7. What’s a novel with a different feminine POV?

The two books that instantly jump to mind are YA releases When Dimple Met Rishi and The Loneliest Girl in the Universe. Sandhya Menon’s character centres around a young girl Dimple as she negotiates exploring the adult world and her Indian heritage, and is nothing quite like I have read before. The latter is Lauren James’ space-based story that centres around a single girl who has lived her entire life aboard a space craft, much of it alone after the death of her parents. There are so different and unique, and although they are both told from a female point of view, it’s not a recognisable one.

8. What’s a book where a girl saves the world?

In recent years, Katniss Everdeen of The Hunger Games is probably the most notable example of a girl who comes from obscurity to save the world. For me though, Irene from The Invisible Library has it all. She is fearless, supported by a mysterious universe, timehops and switches universe, saves books from extinction and world’s from implosion.

9. What’s a book where you prefer the female sidekick to the male main character?

I think it is safe to say that Harry Potter is not the best character in the Harry Potter Series. The book is littered with female sidekicks that are powerful, intelligent, strong, and all round the better character than Harry itself. Hermione Granger is one of the world’s most famous literary sidekicks and holds her own as many times as Harry does. Ginny, his future wife, is unassuming and proves that it is OK to make friends and live you own life. Luna embraces her individuality an encourages others to be themselves. Tonks pursues love and friendship above all else. McGonagall is willing to defend her pupils and colleagues, repeatedly, and gives her entire life to furthering magical education. Mrs. Weasley spearheads a caring and compassionate family that sticks together and strives for better in the best possible way.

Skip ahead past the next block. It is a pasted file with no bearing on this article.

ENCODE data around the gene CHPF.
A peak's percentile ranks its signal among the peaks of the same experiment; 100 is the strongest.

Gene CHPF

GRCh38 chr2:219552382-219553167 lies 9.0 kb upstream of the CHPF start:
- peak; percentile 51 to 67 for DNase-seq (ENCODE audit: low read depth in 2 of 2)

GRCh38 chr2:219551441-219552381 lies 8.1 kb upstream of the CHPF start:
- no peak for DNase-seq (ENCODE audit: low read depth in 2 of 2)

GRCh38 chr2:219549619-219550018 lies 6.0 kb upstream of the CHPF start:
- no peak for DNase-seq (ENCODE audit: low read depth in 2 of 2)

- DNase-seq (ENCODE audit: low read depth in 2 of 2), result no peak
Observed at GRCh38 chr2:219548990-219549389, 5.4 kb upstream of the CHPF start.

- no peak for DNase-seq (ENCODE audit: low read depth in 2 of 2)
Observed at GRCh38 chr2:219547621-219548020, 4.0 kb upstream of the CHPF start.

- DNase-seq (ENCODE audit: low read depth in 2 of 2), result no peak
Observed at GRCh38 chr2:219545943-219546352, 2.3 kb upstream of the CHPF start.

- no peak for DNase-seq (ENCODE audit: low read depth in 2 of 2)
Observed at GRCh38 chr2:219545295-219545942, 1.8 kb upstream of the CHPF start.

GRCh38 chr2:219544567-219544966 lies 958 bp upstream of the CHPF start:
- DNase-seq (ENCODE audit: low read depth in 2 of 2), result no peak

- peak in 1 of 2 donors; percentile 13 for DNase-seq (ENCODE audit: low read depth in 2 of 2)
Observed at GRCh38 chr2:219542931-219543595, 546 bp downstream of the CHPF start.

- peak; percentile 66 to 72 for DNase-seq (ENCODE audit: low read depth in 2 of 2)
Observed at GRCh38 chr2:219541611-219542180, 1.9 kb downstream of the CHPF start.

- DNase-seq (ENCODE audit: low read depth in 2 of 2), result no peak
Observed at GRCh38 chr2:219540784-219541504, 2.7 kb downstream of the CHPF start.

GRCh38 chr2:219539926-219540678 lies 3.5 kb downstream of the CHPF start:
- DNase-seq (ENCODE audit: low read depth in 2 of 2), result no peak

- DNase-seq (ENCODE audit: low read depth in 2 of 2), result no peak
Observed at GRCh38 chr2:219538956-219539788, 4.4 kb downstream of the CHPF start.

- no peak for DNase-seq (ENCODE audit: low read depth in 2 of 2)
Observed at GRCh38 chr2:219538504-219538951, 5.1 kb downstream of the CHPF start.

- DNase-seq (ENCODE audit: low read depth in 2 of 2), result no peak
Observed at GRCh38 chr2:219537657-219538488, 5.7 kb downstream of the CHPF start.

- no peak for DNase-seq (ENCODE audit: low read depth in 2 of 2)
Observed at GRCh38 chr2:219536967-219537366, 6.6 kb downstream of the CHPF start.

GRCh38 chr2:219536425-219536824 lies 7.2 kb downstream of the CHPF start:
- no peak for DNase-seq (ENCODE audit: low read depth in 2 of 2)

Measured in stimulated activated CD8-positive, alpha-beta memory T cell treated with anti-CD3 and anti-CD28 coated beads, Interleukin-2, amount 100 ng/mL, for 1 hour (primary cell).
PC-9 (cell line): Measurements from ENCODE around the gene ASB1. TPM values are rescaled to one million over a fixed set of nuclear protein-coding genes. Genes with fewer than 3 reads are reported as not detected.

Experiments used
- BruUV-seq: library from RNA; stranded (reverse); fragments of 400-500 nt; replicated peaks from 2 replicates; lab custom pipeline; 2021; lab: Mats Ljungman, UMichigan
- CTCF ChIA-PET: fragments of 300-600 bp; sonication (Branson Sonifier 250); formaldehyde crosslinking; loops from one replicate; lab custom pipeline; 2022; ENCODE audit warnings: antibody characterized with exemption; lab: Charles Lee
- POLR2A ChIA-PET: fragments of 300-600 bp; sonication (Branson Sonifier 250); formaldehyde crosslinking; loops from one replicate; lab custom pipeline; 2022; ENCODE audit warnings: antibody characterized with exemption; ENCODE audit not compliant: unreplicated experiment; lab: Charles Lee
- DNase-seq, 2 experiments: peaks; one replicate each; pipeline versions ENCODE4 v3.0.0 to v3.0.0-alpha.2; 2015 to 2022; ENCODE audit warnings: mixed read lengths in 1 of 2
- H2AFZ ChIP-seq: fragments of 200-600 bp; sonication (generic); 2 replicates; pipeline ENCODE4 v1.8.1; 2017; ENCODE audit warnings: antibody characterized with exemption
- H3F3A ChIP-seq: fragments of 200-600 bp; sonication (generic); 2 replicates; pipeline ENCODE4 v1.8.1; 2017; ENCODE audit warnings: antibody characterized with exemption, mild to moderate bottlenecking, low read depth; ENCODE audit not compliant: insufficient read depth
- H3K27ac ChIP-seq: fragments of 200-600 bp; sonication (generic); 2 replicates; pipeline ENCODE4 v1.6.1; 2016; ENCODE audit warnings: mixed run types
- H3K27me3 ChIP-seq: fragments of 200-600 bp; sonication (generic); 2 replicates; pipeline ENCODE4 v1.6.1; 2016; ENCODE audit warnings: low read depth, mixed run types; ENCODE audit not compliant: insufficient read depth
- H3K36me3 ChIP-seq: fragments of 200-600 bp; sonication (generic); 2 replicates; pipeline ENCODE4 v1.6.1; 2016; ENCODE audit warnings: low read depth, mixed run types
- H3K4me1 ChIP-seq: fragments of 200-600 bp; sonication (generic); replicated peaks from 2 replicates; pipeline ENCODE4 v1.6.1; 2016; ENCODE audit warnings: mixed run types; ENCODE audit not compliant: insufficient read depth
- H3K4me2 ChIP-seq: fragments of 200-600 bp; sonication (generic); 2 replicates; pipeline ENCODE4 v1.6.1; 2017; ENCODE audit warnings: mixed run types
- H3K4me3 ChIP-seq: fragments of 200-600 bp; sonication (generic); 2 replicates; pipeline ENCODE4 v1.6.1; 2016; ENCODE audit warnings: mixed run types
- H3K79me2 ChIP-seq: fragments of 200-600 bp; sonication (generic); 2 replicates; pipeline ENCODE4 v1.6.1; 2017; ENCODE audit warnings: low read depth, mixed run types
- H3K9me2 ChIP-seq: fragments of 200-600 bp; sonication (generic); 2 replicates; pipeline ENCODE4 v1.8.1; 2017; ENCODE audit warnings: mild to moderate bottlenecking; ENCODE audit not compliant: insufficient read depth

10. What’s a book written by a male author featuring a female character?

Roald Dahl has definitely written some strong female characters, as did Lemony Snicket. It is George R R Martin who jumps out at me for this one. Yes, A Song of Ice and Fire has some horrible treatment of women, but it also features some strong female role models and players, some of which are the most influential characters within the overarching story.


There’s a few of my thoughts about feminism and female characters and authors in the world of literature.

What books by female authors or about female characters do you like?

Please consider yourself tagged!

2 thoughts on “The Feminist Book Tag”

Leave a Reply

Fill in your details below or click an icon to log in:

WordPress.com Logo

You are commenting using your WordPress.com account. Log Out /  Change )

Google+ photo

You are commenting using your Google+ account. Log Out /  Change )

Twitter picture

You are commenting using your Twitter account. Log Out /  Change )

Facebook photo

You are commenting using your Facebook account. Log Out /  Change )

Connecting to %s

This site uses Akismet to reduce spam. Learn how your comment data is processed.